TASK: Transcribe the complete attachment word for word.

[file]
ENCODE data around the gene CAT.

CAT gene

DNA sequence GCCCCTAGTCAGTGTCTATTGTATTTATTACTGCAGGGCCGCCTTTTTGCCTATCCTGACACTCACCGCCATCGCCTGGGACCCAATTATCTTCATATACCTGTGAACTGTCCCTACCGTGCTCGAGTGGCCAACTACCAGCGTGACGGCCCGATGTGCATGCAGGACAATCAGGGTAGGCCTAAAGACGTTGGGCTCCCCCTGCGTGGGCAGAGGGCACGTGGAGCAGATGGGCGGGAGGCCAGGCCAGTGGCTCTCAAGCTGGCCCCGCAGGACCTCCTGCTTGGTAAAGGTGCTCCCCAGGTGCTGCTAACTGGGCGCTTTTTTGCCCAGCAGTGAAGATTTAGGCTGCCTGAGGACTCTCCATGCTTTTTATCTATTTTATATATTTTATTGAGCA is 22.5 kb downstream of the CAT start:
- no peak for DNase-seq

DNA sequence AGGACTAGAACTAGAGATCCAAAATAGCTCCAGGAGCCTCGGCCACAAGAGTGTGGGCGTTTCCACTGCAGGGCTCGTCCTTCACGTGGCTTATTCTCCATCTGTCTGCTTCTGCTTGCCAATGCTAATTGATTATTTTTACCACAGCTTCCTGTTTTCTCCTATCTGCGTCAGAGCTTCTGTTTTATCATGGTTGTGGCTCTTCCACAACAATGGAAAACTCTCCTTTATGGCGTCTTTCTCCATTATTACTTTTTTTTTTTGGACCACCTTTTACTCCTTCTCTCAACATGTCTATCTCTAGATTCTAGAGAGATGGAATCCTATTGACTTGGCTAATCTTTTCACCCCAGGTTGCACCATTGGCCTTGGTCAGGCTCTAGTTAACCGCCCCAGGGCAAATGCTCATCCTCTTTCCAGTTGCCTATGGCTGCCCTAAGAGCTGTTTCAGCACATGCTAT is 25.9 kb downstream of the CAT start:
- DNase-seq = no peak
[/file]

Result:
ENCODE data around the gene CAT.

CAT gene

DNA sequence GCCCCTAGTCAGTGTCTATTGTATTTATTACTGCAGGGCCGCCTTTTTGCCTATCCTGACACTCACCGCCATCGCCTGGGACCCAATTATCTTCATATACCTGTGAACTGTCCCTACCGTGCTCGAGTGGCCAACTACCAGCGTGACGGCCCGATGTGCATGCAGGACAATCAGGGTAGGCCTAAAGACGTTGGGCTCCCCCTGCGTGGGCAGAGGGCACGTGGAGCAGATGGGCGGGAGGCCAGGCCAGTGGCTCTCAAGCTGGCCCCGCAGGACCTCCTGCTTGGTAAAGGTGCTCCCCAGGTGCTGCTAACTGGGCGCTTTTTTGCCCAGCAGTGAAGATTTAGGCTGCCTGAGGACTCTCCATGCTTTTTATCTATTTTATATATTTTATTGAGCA is 22.5 kb downstream of the CAT start:
- no peak for DNase-seq

DNA sequence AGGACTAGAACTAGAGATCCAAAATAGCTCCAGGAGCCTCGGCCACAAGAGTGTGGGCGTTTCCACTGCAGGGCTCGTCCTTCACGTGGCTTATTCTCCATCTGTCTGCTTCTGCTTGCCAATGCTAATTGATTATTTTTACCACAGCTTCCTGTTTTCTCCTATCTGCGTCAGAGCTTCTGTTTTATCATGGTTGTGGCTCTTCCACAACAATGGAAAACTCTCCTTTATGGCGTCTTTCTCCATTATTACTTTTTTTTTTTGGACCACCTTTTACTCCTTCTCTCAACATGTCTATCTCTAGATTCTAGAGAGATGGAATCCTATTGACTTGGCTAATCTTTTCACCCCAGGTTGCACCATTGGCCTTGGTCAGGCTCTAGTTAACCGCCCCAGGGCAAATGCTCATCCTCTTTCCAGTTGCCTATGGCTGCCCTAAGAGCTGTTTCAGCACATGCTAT is 25.9 kb downstream of the CAT start:
- DNase-seq = no peak